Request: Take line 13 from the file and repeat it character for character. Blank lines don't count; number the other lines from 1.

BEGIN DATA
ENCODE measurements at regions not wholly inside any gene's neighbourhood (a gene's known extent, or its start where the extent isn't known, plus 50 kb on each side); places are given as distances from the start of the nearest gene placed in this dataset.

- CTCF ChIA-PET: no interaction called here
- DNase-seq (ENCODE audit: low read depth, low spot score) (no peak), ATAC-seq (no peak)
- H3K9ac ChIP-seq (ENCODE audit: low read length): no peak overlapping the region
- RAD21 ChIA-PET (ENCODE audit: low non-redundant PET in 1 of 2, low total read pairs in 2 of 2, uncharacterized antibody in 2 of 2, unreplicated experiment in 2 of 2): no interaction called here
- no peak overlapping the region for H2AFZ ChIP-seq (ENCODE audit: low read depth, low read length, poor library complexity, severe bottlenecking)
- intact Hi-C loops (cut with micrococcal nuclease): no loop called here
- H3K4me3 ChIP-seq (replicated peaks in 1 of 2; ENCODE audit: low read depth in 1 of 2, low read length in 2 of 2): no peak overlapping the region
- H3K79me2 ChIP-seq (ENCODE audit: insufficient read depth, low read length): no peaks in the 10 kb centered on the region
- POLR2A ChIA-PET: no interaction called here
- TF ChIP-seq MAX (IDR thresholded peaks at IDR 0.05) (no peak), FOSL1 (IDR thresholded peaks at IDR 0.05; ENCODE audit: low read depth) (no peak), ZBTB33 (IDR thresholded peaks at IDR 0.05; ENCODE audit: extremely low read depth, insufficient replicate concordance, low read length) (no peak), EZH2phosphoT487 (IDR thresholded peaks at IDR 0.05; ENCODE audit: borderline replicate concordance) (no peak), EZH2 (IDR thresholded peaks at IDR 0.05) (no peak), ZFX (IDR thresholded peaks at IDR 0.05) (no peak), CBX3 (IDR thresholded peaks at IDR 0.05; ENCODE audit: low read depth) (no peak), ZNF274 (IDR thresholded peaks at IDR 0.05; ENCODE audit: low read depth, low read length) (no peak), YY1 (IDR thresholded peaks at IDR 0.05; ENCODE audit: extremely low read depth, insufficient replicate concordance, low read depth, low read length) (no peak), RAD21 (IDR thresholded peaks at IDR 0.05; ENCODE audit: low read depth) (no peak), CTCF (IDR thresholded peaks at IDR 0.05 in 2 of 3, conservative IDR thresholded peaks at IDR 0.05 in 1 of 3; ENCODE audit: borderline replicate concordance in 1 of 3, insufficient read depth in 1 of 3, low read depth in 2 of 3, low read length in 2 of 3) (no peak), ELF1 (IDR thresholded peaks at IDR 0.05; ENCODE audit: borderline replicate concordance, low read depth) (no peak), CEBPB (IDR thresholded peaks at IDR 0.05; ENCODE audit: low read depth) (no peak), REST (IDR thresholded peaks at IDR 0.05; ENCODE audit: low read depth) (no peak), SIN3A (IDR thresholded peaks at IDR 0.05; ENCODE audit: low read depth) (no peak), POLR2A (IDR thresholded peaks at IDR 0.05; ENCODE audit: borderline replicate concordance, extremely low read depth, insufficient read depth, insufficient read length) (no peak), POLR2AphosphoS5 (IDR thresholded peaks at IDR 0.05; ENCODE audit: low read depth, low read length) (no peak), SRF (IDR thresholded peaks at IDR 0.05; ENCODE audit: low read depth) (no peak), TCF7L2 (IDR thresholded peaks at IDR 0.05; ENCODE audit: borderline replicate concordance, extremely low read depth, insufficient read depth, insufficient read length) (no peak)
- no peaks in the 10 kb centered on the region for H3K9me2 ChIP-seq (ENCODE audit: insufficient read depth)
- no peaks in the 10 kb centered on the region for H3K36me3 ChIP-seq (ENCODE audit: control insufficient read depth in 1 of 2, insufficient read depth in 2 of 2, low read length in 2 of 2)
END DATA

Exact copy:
- no peaks in the 10 kb centered on the region for H3K36me3 ChIP-seq (ENCODE audit: control insufficient read depth in 1 of 2, insufficient read depth in 2 of 2, low read length in 2 of 2)